NASA is using 3D printing to build engine parts for its next-generation Space Launch System. Shown here is the first test piece produced on the M2 Cusing Machine at the Marshall Space Flight Center. (Source: NASA Marshall Space Flight Center/Andy Hardin)
Ann, this is a great new process. If it works, it will be a great way to produce these complex parts. I wonder, though, whether they can eliminate all the welds. That would be great.
It is also good to see that there will be reuse of some of the existing rocket engine designs. After the Apollo program the Saturn 5 tooling was mostly lost. When the Shuttle was having problems NASA was in no position to use technology that had already been developed to fill the gap.
Even the best 3D printed part I have seen is not perfect. I would be hesitant to use anything "printed" in the propulsion sections of rocket tech where human life is involved. At least for now. It is a great first step on NASA's part. Perhaps their work will innovate the printing sector like their work has in many others.
I considered printing parts for a side company I did some work for, the quality I received was unsellable. This was after outsourcing to a company who had the latest. Perhaps in the future..
Innovative idea for using the 3D printing process to make rocket components. Certainly part integrity needs to be tested, but in many cases, this process can make more complex parts for less cost with a faster delivery time. I expect this application of technology to grow in the future.
3D paper printers. 3D plastic printers. 3D metal printers. All create parts that are monolithic (granted, some 3D plastic printers can print two different types of plastic, or different durometers, but it's still plastic).
These are each steps into the future, where one machine will print multiple materials to make a complete item. A valve built complete with internal seals comes to mind.
I feel confident that this additive manufacturing process will evolve further just as it has over the last several years. Who knows what process development will be incorporated into parts like these to make them a viable alternative in the harsh environments of rocket propulsion systems. Nice to see the innovation that this technology is fostering.
I think you are bringing up a non-issue. The whole point of the article was that NASA was evaluating the process. Having worked this industry I can assure you that the custom built machine, not the ones you may have used, will be thoroughly tested as will the process. If it can't be made to work it will be dropped. But given the payback if it can be made to work it will probably be pursued.
I have printed structural plastic parts that are still around today. Like any process for producing parts the engineer has to work with the process and not expect it to perform/behave like some other process.
Having NASA involved will probably speed the maturing of the 3-D printing process, since they always demand the very most reliable parts, and usually there is much less urgency about reducing costs. That is a vital difference between the space program and much of the junk produced for the "consumer" market, which has the primary target of minimum production cost. When lowest price is the prime directive and sole target, quality and reliability usually suffer. So the NASA use of 3-D printing will help gain understanding of how to produce better quality.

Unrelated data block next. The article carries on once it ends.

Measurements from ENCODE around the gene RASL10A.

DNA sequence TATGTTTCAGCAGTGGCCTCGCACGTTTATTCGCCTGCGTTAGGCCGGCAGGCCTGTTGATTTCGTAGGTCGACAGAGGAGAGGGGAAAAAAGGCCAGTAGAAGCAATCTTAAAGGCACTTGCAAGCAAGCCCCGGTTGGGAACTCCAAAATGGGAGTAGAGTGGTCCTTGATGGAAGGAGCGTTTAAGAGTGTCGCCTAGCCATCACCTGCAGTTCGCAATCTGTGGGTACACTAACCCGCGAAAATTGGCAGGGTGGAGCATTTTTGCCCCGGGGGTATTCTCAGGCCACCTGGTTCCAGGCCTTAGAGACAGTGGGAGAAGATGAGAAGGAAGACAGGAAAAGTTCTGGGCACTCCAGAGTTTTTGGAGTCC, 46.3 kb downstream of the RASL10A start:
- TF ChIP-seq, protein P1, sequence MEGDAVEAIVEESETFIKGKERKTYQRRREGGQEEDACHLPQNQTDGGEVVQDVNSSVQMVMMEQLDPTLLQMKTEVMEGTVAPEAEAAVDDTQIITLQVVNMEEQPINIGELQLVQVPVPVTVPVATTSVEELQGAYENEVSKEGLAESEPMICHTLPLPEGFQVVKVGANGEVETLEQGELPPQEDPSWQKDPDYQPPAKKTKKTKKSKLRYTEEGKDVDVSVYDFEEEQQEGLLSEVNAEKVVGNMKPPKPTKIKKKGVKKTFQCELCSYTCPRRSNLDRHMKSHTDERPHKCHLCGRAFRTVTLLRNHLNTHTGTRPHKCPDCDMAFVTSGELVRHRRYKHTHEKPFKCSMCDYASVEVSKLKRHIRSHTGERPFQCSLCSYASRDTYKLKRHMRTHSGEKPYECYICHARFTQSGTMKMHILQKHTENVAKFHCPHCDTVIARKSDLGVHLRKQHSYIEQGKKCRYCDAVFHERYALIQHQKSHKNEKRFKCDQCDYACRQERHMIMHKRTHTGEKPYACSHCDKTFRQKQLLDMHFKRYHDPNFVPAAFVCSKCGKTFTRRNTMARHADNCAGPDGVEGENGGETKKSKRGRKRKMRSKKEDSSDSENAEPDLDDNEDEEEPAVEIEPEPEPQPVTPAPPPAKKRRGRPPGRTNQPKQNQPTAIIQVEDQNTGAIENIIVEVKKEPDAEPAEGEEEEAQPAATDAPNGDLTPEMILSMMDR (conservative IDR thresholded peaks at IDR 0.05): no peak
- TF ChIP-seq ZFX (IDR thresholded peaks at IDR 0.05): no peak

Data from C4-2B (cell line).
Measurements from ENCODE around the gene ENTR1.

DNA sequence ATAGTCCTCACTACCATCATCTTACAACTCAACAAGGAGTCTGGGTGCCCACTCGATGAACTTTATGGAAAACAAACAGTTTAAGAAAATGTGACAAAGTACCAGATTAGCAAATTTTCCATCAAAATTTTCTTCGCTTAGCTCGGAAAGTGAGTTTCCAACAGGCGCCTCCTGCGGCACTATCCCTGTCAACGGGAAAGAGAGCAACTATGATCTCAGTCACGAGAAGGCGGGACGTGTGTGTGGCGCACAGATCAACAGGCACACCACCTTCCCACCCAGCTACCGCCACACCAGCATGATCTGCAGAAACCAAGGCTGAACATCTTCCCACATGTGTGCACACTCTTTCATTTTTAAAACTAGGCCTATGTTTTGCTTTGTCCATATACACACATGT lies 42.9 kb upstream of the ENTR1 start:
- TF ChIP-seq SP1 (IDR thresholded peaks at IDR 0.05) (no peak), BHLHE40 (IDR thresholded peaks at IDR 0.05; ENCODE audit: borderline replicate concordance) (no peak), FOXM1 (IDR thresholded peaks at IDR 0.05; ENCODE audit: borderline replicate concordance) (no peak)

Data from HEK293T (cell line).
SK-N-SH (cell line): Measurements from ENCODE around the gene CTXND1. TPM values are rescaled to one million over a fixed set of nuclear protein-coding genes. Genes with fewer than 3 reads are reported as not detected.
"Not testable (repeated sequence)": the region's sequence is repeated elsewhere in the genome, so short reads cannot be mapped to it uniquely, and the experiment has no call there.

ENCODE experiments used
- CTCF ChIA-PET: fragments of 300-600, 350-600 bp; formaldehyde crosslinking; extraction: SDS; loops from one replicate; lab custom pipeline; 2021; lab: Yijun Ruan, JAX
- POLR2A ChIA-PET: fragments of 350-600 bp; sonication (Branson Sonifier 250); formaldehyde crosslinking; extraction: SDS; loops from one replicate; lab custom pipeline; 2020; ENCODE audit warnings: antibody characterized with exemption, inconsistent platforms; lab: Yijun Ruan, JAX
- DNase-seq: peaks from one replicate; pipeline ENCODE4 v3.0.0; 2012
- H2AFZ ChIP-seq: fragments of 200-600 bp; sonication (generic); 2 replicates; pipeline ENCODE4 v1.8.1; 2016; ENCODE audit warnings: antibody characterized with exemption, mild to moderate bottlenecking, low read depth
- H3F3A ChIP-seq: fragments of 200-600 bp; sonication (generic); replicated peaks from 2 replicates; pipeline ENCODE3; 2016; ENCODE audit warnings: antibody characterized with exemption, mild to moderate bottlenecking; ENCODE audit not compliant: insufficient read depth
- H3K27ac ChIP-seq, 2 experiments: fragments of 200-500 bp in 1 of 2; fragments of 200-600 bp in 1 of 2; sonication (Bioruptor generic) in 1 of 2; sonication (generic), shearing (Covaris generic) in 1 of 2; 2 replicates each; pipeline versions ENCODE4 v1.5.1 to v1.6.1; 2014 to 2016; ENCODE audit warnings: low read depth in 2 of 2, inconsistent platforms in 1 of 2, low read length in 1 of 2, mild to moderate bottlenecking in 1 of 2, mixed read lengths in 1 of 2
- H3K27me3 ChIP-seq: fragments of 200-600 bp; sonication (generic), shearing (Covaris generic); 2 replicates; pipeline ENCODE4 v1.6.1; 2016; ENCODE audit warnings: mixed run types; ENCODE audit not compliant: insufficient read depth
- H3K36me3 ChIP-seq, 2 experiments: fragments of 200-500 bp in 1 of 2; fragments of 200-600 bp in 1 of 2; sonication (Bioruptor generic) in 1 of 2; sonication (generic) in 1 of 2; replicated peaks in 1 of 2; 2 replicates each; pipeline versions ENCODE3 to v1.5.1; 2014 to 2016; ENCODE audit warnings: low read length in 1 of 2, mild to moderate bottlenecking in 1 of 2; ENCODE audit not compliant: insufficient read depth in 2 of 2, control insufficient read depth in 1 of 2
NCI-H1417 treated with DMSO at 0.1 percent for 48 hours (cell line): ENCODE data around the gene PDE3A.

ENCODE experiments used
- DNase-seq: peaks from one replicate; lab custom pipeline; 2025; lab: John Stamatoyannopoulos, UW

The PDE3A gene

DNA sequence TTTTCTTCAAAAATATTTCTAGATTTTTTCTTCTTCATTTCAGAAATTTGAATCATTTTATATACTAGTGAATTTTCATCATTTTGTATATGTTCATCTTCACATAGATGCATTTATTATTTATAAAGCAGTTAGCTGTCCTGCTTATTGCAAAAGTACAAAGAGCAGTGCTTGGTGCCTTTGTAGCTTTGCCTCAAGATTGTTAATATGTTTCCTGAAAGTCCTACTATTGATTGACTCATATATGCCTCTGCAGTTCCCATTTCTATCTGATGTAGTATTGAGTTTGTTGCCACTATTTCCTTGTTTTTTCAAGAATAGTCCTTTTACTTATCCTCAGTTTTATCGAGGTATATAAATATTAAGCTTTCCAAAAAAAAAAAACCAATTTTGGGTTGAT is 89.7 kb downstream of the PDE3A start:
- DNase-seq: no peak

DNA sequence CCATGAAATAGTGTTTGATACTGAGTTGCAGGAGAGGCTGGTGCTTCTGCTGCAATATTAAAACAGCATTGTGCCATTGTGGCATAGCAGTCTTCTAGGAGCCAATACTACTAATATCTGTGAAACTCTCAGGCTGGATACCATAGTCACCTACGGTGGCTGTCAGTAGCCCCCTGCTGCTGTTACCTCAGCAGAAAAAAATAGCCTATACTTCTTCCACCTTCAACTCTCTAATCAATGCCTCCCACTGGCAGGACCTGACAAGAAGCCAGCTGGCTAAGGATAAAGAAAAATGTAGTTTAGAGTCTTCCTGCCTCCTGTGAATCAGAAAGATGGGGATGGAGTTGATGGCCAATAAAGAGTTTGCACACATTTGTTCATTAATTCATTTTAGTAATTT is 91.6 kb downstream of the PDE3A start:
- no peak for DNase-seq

I am impressed with the fact that some of the process is good enough to put it inconsideration. Of course the space program is a very logical area, since the production quantities are fairly small, which makes the creation of tooling for each part much less economical.
It will be interesting to see what benefits are delivered by the NASA involvement now.
Lou, thanks for weighing in on this one: I was curious to see what you'd say. Cabe, the stuff you've seen is probably on the consumer and prototype level 3D materials and processes, which mostly use metal, not plastic. Both materials and processes are, of course, quite different for industrial and aerospace uses, and for high-end automotive. I've heard of several stories like yours of unacceptable parts coming from vendors in the non-industrial network. It's important to know where the wall is between the two app areas.
Greg, I agree. Using 3D printers to make rocket components is quite intriguing. I know the testing of these components are probably more stringent than with conventional manufactured parts. I know the Maker community would love to have access to one of these machines in their Makerspace!
How can automakers, aerospace contractors, and other OEMs get new metal alloys that are stronger, harder, and can survive ever higher temperatures? One way is to redesign their crystalline structures at the nanoscale and microscale.
Although a lot of the excitement about 3D printing and additive manufacturing surrounds its ability to make end-products and functional prototypes, some often ignored applications are the big improvements that can come by using it for tooling, jigs, and fixtures.
A fun and informative tour you can attend at the upcoming Design & Manufacturing Minneapolis, MD&M Minneapolis, and other events there, is the Materials Innovation Tour on Wednesday afternoon. I'll be leading it.
Focus on Fundamentals consists of 45-minute on-line classes that cover a host of technologies.
You learn without leaving the comfort of your desk. All classes are taught by subject-matter experts and all are archived.
So if you can't attend live, attend at your convenience.